After being disfigured by the No. 1 seeds in last year’s Sweet Sixteen, this year’s three-headed, four-seeded monster of Texas A&M, Oregon State and South Carolina has the potential to shake up some brackets.
Being a four-seed team hasn’t been full of sunshine and rainbows, especially in the last four years. In the 2015, 2017 and 2018 postseasons, for instance, the four-seeds all lost in the Sweet Sixteen.
There were some good times to be had, though, as four-seeds Maryland and North Carolina demonstrated in 2014, defeating one-seeds Tennessee and South Carolina. Then, Stanford and Syracuse claimed No. 1 seeds Notre Dame and South Carolina as victims when they were No. 4 seeds back in 2016. As far as who of those four teams would advance the furthest, Maryland (who lost to Notre Dame in the 2014 Final Four) and Syracuse (who lost to UConn in the 2016 national championship) own those bragging rights.
But in this decade, the No. 4 seeds have been on the outside looking in with a 7-13 record against No. 1 seeds. Though the ghosts of tournaments past haven’t been kind to the underdogs, could their fate change for the better this time even though giants like Notre Dame and Baylor stand in the way?
If that’s the case, then which No. 4 seed is up for that challenge in 2019?
Who are the No. 4 seeds?
Texas A&M Aggies
Sweet Sixteen opponent: No. 1 Notre Dame
Impact players: Chennedy Carter (46.6 percent from three, 57 points, 16 rebounds), N’dea Jones (24 points, 21 rebounds)
Notes: If the Aggies try to force Arike Ogunbowale out of her comfort zone, then they will be sadly disappointed. Notre Dame has been able to coast through its first two games, while A&M hardly skated by Marquette with a two-point margin of victory.
So far, the Fighting Irish have scored 110 points in the paint, while the Aggies are allowing 68.5 points per game in their NCAA Tournament journey.
South Carolina Gamecocks
Sweet Sixteen opponent: No. 1 Baylor
Impact players: Alexis Jennings (57.8 field-goal percentage, 20 points, 16 rebounds), Tyasha Harris (23 points, 10 assists)
Notes: In their tournament opener, the Baylor Lady Bears held Abilene Christian to three points in the first quarter while tacking on 26 of their own. Incidentally, the South Carolina Gamecocks ended up doing the same thing to Belmont in the second quarter of their opener, though they mustered up only 13 points on offense.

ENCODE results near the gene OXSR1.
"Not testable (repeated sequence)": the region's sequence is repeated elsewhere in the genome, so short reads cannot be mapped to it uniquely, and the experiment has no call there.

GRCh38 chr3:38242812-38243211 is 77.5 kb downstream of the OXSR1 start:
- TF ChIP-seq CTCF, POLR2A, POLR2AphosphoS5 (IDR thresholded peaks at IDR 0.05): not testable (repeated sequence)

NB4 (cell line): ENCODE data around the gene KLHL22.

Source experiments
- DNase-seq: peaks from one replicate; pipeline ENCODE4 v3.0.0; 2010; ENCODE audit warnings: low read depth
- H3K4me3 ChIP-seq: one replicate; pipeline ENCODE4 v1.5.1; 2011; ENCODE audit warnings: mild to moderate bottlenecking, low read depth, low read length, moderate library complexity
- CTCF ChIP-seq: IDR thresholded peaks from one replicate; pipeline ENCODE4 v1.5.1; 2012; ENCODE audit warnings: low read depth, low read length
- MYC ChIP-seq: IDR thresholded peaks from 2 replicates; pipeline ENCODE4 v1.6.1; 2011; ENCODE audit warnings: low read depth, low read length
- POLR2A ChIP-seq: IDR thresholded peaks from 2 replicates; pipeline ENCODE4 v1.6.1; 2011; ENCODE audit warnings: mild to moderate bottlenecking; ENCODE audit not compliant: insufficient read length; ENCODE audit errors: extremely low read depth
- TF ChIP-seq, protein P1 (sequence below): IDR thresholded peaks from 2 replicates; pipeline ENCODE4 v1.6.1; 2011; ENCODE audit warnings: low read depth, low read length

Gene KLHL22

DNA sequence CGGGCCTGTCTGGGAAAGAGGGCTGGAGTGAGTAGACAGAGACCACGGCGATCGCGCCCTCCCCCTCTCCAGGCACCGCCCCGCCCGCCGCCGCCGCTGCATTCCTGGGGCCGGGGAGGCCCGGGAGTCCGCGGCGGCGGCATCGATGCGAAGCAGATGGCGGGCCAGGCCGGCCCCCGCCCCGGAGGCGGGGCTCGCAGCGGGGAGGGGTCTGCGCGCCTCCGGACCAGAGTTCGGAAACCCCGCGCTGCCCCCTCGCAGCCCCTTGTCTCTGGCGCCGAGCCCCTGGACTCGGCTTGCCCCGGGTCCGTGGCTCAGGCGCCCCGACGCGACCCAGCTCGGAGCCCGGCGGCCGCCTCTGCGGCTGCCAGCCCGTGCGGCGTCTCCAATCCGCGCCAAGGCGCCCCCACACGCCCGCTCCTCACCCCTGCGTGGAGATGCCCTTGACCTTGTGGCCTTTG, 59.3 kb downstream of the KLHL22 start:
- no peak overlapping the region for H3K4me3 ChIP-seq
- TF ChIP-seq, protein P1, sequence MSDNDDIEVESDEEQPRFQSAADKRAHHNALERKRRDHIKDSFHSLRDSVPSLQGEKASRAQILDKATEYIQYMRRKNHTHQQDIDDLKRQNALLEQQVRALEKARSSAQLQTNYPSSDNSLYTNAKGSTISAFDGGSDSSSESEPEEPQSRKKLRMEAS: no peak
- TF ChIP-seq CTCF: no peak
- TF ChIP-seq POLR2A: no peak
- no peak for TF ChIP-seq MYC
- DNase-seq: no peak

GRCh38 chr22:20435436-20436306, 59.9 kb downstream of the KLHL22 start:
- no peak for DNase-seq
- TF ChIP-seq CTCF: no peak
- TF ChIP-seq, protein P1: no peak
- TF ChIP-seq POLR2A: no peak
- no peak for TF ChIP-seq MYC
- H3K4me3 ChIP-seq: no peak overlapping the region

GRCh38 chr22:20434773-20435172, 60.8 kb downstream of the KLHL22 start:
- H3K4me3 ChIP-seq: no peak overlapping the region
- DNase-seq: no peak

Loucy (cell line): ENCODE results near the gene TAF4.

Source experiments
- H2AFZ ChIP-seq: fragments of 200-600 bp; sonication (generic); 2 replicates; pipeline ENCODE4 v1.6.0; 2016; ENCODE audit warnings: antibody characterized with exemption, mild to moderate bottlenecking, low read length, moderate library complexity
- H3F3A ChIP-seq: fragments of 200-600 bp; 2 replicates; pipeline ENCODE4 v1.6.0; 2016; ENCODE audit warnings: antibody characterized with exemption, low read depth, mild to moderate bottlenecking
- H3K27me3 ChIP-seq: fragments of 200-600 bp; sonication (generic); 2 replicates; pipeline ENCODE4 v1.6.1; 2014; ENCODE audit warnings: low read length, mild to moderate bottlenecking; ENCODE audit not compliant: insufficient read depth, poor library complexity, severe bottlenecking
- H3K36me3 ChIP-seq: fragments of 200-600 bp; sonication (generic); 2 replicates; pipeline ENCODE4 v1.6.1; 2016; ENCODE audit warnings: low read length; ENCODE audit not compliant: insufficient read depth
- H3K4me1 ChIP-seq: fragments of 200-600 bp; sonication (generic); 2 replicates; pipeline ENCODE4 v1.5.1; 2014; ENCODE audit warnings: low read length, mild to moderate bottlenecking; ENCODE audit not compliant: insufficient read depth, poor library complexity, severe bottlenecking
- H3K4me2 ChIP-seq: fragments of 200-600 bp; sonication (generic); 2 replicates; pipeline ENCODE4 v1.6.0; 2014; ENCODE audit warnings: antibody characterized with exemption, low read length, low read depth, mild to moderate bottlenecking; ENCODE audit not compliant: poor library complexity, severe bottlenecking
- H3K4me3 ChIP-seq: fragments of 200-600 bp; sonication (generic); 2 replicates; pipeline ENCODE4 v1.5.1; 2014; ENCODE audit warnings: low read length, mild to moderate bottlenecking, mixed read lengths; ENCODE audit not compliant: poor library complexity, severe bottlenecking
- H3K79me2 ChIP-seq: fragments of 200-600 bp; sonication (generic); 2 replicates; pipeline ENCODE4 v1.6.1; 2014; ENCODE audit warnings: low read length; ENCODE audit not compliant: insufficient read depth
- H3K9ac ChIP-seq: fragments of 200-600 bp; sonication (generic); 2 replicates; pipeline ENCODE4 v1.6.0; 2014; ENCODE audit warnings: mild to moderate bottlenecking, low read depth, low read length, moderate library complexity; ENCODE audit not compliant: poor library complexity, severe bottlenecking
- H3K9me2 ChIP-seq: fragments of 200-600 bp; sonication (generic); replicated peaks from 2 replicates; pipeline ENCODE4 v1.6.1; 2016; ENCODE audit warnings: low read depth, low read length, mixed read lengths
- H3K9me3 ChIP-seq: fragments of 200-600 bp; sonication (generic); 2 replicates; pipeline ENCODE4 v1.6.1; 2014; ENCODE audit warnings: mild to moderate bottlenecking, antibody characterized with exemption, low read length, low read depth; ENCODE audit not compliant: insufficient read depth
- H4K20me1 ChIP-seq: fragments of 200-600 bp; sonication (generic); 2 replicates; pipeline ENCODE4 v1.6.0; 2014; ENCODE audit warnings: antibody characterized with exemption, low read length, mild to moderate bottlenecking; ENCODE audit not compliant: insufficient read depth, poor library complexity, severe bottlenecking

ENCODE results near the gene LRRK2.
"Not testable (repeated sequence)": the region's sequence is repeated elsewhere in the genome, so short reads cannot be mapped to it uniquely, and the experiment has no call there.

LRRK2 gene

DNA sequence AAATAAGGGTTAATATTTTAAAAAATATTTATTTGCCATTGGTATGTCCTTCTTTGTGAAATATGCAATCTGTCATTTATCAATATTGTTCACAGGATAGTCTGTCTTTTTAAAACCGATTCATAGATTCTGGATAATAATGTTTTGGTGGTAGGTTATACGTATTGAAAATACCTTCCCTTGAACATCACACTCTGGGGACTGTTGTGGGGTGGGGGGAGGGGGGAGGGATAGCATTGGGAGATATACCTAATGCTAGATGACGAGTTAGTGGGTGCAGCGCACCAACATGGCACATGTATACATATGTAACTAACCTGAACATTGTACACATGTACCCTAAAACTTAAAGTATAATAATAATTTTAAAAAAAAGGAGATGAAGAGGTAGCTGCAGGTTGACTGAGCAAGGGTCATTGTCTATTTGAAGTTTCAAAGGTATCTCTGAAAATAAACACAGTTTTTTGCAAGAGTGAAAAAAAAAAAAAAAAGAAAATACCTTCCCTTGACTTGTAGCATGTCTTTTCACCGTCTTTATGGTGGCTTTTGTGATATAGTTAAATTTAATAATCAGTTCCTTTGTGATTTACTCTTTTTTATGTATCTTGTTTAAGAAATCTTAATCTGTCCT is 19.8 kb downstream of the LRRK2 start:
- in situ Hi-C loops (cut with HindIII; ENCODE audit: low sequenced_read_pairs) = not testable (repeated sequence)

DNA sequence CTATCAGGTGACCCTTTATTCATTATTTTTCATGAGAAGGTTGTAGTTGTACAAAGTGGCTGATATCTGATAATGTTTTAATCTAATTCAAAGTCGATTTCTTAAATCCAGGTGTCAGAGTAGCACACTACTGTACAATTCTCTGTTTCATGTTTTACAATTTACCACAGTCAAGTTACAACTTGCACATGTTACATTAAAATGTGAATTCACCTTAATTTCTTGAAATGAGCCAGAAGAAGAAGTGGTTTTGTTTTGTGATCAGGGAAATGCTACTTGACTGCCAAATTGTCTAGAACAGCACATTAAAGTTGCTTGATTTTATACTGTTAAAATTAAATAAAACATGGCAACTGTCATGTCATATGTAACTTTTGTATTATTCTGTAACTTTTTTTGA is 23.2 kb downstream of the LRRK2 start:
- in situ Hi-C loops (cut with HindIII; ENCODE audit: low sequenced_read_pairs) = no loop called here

Both teams have their share of offensive contributors with an average of four players scoring over double digits in the tournament. The biggest problem for South Carolina will be rebounds, which Baylor has mastered over two games (110) — and, really, over the course of the entire season — compared to the Gamecocks (71).
Oregon State Beavers
Sweet Sixteen opponent: No. 1 Louisville
Impact players: Mikayla Pivec (39 points, 11 assists, 23 rebounds), Taya Corosdale (25 points, 22 rebounds)
Notes: Out of the three No. 4 seeds, Oregon State has the best probability of upsetting its No. 1 opponent, Louisville. Unlike UConn, Baylor and Notre Dame, Louisville didn’t make much of an offensive statement in its first game against Robert Morris. The Cardinals scored only 69 points, including just nine in the fourth quarter.
The Cardinals rely on points off turnovers, scoring 47 so far this tournament. But the Beavers are advocates of using their reserves for production, racking up 46 bench points in their first two games.
No. 1 Baylor Bears vs. No. 4 South Carolina Gamecocks
When: Saturday, March 30, at 1:30 p.m. ET
Where: Greensboro Coliseum, Greensboro, NC
How to watch: ESPN
No. 1 Notre Dame Fighting Irish vs. No. 4 Texas A&M Aggies
When: Saturday, March 30, at 4 p.m. ET
Where: Wintrust Arena, Chicago, IL
How to watch: ESPN2
No. 1 Louisville Cardinals vs. No. 4 Oregon State Beavers
When: Friday, March 29, at 9 p.m. ET
Where: Times Union Center, Albany, NY
How to watch: ESPN